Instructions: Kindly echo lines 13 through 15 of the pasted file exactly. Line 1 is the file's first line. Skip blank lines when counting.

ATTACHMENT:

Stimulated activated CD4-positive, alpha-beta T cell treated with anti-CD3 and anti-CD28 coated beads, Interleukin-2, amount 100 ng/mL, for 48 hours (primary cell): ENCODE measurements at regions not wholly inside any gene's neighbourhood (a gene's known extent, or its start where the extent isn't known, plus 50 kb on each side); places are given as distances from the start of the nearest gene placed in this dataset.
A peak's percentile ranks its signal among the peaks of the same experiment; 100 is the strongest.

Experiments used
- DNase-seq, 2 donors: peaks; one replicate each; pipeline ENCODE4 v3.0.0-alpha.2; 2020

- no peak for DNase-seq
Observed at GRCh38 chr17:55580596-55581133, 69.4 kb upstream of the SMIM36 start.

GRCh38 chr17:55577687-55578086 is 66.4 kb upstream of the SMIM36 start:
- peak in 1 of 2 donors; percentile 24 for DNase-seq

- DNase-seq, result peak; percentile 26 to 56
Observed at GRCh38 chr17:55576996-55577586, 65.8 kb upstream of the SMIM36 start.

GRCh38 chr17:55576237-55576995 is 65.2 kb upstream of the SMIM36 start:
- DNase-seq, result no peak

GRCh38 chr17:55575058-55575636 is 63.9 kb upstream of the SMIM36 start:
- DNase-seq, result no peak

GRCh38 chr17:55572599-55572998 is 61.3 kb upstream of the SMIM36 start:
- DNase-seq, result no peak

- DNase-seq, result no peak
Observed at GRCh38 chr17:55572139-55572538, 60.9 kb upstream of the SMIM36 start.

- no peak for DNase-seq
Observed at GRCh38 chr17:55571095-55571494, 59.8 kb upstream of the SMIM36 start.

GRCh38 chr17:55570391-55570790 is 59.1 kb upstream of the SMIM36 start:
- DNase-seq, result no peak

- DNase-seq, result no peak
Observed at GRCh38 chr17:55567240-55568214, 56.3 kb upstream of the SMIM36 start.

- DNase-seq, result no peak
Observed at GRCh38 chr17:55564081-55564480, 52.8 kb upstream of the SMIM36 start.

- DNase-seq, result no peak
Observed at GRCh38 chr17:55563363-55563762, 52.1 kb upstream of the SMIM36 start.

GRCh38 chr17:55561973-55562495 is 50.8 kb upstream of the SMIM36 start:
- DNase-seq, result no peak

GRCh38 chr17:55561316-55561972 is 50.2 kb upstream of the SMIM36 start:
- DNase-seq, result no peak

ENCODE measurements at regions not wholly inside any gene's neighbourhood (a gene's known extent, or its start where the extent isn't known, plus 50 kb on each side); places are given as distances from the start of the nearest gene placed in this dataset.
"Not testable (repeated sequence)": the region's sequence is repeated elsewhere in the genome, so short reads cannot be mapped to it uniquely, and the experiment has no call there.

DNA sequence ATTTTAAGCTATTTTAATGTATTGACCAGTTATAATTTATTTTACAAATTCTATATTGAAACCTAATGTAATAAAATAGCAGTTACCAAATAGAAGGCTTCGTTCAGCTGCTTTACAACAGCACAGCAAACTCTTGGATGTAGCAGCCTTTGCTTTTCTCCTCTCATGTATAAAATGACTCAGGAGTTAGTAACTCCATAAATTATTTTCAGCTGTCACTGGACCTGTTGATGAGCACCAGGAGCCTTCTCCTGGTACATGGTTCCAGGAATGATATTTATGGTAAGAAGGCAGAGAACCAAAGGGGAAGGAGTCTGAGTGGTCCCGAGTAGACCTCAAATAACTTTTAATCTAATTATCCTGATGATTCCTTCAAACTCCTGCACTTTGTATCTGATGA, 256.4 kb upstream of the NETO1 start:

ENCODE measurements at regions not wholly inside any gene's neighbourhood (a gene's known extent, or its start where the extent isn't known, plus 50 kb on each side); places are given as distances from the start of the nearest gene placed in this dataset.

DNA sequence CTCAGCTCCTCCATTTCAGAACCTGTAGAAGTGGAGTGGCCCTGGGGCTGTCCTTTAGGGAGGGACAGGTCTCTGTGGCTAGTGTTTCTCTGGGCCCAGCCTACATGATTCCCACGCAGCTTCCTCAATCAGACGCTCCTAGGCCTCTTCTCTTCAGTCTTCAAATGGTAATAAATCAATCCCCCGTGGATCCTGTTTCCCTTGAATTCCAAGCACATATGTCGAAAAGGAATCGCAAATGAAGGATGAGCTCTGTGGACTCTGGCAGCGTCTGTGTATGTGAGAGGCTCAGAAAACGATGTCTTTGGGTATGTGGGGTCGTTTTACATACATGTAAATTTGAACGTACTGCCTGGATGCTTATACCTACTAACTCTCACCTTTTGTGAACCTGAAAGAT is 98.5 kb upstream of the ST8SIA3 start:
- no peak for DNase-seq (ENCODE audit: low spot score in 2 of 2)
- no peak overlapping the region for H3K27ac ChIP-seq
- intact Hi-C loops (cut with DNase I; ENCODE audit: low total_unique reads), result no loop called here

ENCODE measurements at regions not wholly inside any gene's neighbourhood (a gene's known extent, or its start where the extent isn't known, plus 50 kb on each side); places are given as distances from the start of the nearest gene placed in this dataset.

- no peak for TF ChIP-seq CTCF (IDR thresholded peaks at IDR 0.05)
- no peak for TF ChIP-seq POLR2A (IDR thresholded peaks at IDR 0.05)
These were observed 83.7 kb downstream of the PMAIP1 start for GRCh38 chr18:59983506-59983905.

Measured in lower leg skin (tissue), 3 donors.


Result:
GRCh38 chr17:55575058-55575636 is 63.9 kb upstream of the SMIM36 start:
- DNase-seq, result no peak

GRCh38 chr17:55572599-55572998 is 61.3 kb upstream of the SMIM36 start: